visitors come to Chicago, they make a beeline for the Bean, the Sears Tower and
Wrigley Field. Along the way, they invariably ask where to pick up the best hotdog and deep dish
pizza, wholly ignoring
the fact that the city is also a haven for gastronauts.
iconic deep dish and hot dog make our list of must-eats, did you even consider
swinging by cult classics like Kuma’s Corner and Hot Doug’s? Of course, there’s
the bevy of celebrity chefs who call Chicago home. With temples to fine fare so
lauded, they are reason enough alone to visit. Here’s your essential guide to classic Chicago grub.
It’s probable that more
food fights have been started over Chicago-style deep dish than any other
foodstuff. Is it pizza, is it casserole, how can you eat so much cheese? Quit
your belly-aching, put on a bib and grab a knife and fork: It’s feeding time.
pizza—regardless of what you may call it—is a tried-and-true classic in the
city. Spots like Lou Malnatis, Gino's and Uno get the big, marquee treatment
because of their proximity to tourist hotspots, but the best, most subtle
version of the dish can be found at Pequod’s in a western corner of Lincoln
Park. Caramelized crust in the 2-inch deep pan keep the contents together,
while the cheese is more nuanced, gooey mass than Attack of the Killer Blob.
For sheer balance of ingredients alone, Pequod’s ‘za knocks the others out of
When it comes to mega-watt talent, the Second City is second to none.
Deep in the mad scientist kitchen of Alinea, Grant Achatz holds court, slowly
expanding his culinary empire with ticketed dinner lab Next and West Loop
watering hole The Aviary. Master of Mexican cuisine Rick Bayless slings more
than just tacos at any one of his incredible restaurants. His Frontera
Grill—the jewel in the crown—is a vibrant ode to Mexico’s myriad flavors, while
sister restaurant Topolobampo is a sleeker, classier affair. Former host of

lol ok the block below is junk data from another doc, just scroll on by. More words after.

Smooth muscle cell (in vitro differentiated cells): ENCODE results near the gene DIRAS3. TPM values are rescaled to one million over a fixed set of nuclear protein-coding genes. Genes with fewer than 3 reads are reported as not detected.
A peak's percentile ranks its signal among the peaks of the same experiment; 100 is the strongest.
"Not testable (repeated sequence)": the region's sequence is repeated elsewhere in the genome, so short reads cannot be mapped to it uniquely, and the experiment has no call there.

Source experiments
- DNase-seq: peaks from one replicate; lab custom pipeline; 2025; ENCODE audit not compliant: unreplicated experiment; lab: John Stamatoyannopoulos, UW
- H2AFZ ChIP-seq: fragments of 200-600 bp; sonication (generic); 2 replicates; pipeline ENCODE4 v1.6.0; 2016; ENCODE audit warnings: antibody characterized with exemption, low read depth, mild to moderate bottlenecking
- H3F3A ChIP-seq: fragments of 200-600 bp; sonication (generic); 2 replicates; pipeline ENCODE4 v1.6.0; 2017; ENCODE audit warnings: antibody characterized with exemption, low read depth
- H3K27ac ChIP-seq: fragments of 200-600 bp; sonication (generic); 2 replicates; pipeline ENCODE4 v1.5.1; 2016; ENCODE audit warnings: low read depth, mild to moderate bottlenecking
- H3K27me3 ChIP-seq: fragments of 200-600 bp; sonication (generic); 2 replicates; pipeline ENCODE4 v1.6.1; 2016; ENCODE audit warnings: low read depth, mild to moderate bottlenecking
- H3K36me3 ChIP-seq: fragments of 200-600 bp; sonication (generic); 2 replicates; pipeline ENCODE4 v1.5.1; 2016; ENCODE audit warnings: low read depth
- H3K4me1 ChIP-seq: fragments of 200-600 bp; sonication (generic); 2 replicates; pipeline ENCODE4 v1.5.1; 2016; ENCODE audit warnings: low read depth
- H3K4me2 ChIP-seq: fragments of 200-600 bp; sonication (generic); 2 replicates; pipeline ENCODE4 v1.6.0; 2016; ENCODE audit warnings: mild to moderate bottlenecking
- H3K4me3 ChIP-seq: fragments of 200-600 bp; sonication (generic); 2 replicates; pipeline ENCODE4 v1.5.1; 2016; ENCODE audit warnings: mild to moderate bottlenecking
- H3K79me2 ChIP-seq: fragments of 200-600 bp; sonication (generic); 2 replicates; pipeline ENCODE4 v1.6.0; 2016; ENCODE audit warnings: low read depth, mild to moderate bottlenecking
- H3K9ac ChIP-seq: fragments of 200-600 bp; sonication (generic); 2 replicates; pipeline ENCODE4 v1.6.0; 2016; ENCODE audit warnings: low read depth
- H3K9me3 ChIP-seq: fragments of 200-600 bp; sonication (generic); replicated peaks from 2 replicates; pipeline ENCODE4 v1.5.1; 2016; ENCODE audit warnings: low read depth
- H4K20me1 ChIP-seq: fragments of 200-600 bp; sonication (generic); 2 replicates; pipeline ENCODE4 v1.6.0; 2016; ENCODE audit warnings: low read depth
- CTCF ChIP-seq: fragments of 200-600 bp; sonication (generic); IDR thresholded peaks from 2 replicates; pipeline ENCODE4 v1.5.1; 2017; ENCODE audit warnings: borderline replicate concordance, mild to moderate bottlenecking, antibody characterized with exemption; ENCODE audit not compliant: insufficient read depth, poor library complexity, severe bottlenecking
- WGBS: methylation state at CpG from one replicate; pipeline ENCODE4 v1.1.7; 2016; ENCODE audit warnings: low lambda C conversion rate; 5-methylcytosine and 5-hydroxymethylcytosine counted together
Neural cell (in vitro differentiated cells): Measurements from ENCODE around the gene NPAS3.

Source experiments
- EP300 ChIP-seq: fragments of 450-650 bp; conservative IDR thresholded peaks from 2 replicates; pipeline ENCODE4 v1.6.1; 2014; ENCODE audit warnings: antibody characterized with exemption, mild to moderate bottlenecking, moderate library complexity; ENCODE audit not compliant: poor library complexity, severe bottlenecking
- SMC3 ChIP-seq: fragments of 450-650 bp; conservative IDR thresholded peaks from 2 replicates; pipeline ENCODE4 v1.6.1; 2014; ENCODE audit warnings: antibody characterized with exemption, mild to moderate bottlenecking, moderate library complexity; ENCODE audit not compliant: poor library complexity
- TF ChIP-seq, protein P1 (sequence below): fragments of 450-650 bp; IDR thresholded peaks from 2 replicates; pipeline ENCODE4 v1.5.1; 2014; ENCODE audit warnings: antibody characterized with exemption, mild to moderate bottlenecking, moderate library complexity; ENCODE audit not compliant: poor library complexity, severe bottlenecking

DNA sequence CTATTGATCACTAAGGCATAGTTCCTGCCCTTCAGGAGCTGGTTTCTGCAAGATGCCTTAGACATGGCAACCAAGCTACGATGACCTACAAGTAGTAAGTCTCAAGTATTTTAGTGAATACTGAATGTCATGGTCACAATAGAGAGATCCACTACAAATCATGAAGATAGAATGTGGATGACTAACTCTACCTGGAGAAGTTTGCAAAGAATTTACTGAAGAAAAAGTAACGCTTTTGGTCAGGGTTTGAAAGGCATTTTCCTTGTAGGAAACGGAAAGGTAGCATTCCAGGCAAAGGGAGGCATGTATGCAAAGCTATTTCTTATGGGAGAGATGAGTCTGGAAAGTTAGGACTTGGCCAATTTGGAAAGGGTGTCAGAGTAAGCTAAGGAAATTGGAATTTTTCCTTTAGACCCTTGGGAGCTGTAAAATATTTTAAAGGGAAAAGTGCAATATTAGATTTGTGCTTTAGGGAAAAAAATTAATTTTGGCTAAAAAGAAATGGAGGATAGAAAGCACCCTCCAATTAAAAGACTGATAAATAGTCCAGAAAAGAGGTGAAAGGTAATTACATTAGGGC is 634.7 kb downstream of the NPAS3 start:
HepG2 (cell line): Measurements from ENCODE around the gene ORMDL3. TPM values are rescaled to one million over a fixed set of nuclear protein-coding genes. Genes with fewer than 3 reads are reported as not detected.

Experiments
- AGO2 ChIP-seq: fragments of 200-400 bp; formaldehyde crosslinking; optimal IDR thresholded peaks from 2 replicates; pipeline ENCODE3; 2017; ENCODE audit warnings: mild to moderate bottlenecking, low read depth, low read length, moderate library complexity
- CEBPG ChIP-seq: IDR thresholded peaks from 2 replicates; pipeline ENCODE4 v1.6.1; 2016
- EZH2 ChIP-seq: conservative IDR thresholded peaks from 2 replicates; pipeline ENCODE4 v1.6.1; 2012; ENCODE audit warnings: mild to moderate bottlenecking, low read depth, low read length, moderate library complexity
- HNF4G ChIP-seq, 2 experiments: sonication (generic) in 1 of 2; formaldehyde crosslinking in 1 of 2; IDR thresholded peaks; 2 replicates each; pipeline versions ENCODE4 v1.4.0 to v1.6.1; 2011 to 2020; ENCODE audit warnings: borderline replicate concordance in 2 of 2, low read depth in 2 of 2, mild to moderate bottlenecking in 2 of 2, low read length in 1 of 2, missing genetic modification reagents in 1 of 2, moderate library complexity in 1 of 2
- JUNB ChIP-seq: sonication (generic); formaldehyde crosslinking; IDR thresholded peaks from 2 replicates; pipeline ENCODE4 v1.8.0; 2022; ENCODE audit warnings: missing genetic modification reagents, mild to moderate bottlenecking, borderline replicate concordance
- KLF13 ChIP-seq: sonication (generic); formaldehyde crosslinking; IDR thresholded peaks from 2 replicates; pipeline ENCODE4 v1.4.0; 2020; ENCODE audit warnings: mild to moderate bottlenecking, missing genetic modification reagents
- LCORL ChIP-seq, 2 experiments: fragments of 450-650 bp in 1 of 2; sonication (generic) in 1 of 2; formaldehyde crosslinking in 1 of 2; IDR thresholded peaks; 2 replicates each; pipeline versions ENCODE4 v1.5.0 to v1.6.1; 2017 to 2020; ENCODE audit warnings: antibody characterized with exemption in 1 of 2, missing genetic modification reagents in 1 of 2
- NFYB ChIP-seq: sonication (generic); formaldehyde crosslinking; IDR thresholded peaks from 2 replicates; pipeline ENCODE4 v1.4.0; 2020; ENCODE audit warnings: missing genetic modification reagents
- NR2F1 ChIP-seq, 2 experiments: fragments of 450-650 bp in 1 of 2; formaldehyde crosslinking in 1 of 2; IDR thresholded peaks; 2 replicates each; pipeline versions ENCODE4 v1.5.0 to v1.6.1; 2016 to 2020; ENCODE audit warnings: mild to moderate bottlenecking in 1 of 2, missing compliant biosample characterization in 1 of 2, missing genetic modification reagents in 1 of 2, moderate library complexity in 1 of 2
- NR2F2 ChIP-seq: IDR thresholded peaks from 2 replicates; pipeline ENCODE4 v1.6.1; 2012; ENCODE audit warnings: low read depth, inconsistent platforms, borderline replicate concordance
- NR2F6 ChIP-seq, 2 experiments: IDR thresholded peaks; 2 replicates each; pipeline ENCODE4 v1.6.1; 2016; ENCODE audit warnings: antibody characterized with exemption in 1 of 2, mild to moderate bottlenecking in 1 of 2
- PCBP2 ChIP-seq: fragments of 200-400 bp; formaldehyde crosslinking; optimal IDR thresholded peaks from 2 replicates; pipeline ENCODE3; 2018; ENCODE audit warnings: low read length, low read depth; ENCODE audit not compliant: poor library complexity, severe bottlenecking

PBS’s popular restaurant show Check Please!, Master Sommelier Alpana Singh’s
Boarding House is a must-visit for oenophiles seeking out interesting food
pairings. Former Top Chef winner Stephanie Izard’s Girl and the Goat is a local
favorite, a delicious foodie magnet in the bustling West Loop.
Let’s give you a quick breakdown of a true Chicago hot dog. It begins with
the dog itself. The frank has got to have a characteristic “snap!” when you
first bite in. A meal unto itself, this beaut starts with resting the red hot
on a poppy seed bun, which is summarily topped with yellow mustard, chopped
white onions, sweet pickle relish, a dill pickle spear, tomato slices or
wedges, pickled sport peppers and a dash of celery salt. Some people will
threaten bodily harm if you add ketchup, but don’t mind them; Chicago is a live
and let live town. The best dogs come from Portillo’s, a Chicagoland chain,
Chubby Wieners in Lincoln Square, and Hot Doug's, the ultimate purveyor of
Speaking of which, Hot Doug’s knows how to fashion more than a
Chicago hot dog. Owner Doug Sohn’s cash-only “sausage superstore and encased
meat emporium” slings house-made sausages, which are deceptively simple in
their genius. Check the joint’s menu for availability, but be warned: a line
wraps around the block long before it opens.
cult favorite in Chicago is Kuma’s Corner, now with two rockin’ locations. What
started out as a humble metal-rock-themed bar serving the best local and
homegrown burgers east of the Mississippi is now a head-banging institution
of the first order – and
that’s just on first bite. Put down the menu and don’t get it twisted: you’re
here for Kuma’s burgers. Expect nothing less than gooey, messy burgers (and
pretzel buns!) topped with appropriately rock-and-roll ingredients, like the
Black Sabbath (housemade chili, blackening spice, pepperjack and red onion) or
the Goat Snake (herbed goat cheese, poblano-corn relish, Cholula lemon
vinaigrette and buttermilk-frizzled red onion). Don’t cry, vegetarians. Kuma’s
can make a veggie-friendly heavy metal burger for you, too.
What’s your favorite Chicago food staple?